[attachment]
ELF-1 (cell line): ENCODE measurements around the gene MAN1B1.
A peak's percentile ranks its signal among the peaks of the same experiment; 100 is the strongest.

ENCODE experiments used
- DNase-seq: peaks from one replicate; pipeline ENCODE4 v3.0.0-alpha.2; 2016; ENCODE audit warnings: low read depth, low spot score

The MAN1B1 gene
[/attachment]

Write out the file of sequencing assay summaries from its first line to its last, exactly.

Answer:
ELF-1 (cell line): ENCODE measurements around the gene MAN1B1.
A peak's percentile ranks its signal among the peaks of the same experiment; 100 is the strongest.

ENCODE experiments used
- DNase-seq: peaks from one replicate; pipeline ENCODE4 v3.0.0-alpha.2; 2016; ENCODE audit warnings: low read depth, low spot score

The MAN1B1 gene